Glossary of Human Resources Management and Employee Benefit Terms
The Common-Law Test is a set of guidelines used by the IRS that classifies workers as either employees or independent contractors.
The test measures how much behavioral and financial control an employer has over an individual and the type of relationship both parties share. A worker who meets the guidelines of the Common-Law Test is considered to be an "employee.”
Though a business can hire and pay both employees and independent contractors, there are important legal differences between the two:
Employees get income tax, Social Security, and Medicare withheld from their paychecks. They may be entitled to the protections of employment and labor laws.
Independent contractors do not get taxes withheld. They are also not entitled to standards and rights laid out in employment and labor laws.
There are three key factors in the Common-Law Test that determine whether a worker is an employee:
Are there facts that illustrate an employer’s right to direct or control how the worker should conduct their work?
According to the IRS guidelines, four components determine behavioral control:
Types of instructions given: If a business gives instructions on how, when, and where a worker should perform their work (what tools/equipment to use, what specific work must be done, what order/sequence the work must follow, etc.), the individual is likely an employee.
Amount of instructions: The more detailed the instructions, the more control a business has over the worker. Therefore, a large degree of instructions would imply the individual is an employee.
Evaluation system: If there is an evaluation system that measures work performance, this would specify the worker is an employee. But if the evaluation simply judges the end result, they can either be an employee or an independent contractor.
Training: If the business trains the worker on how to do their job, this indicates an individual is an employee (the business wants the job done a particular way). An independent contractor is free to execute their job duties using their own process.
Does the business have control over the financial aspects of the worker’s job? The more financial control it has, the more likely it is that the worker is an employee rather than an independent contractor.
There are five financial control factors that determine a worker’s classification:
Significant investment: Though there are no specific dollar amounts a worker must meet to signify they are making a “significant investment,” independent contractors generally invest a lot more in the tools/resources they use than employees do.
Unreimbursed expenses: The extent to which workers incur unreimbursed expenses can indicate whether they are an employee or independent contractor. Independent contractors are likely to have more unreimbursed expenses than employees. But businesses should be careful not to base their decision on this factor, as employees can also incur unreimbursed expenses.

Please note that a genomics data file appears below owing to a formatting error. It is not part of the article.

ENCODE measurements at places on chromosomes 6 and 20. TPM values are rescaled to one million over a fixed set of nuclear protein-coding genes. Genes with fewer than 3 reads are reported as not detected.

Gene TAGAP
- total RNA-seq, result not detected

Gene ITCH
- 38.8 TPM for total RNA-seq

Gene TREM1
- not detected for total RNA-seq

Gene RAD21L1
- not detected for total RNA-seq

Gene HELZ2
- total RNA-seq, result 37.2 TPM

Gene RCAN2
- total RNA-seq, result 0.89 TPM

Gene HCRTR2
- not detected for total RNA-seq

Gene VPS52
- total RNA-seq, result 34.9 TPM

Opportunity for profit or loss: The more profit a worker makes, the more likely it is that they are an employee. And the more losses they incur, the more likely it is that they are an independent contractor.
Say a worker invests quite a bit into their tools/resources and incurs unreimbursed expenses. They would have a greater possibility of incurring losses rather than profit. This would indicate they are an independent contractor.
Services available to the market: Independent contractors are free to seek out business opportunities. They usually have their services advertised in the market to stay in business. Employees generally need to refer to their company policy on operating a side business and may need to discuss this with their employer.
Method of payment: Independent contractors are usually paid a flat fee for the job or paid on an hourly basis. Employees are generally guaranteed a wage or salary amount for a period of time. Even when someone’s wage/salary is supplemented by a commission, they would still be considered an employee.
What kind of relationship exists between the business and worker? There are four categories to consider to help classify your worker:
Written contracts: The contract should state how both parties—the business and the worker—work together. This determines the worker’s status. A contract stating whether someone is an employee or independent contractor is not adequate enough to determine a worker’s classification.
Employee benefits: Benefits like health insurance, paid time off (PTO), and sick days are generally offered to employees but not independent contractors.
Permanency of the relationship: Employees are often hired for an indefinite period of time, while independent contractors are usually hired for a specific time period or project.
Services provided: A worker who offers services that are central to the business is more likely under the direct control of the company. This would, therefore, indicate an employer-employee relationship.
Common-Law Tests are also commonly called the Right-to-Control Tests. They are collective balancing tests that decipher whether a business has the right to control what the worker does and how they should do their work.
Employee classification is essential because it affects the taxes and reports businesses and workers submit to federal and state governments.
For example, employees are generally required to receive a W-2 form and independent contractors are required to receive Form 1099-MISC to file their tax returns. Misclassifying your workers can result in financial penalties from the IRS.
Moreover, employee classification can determine the kinds of pay and benefits the worker is entitled to. For example, a business might pay employees a salary but pay independent contractors on an hourly or per-project basis.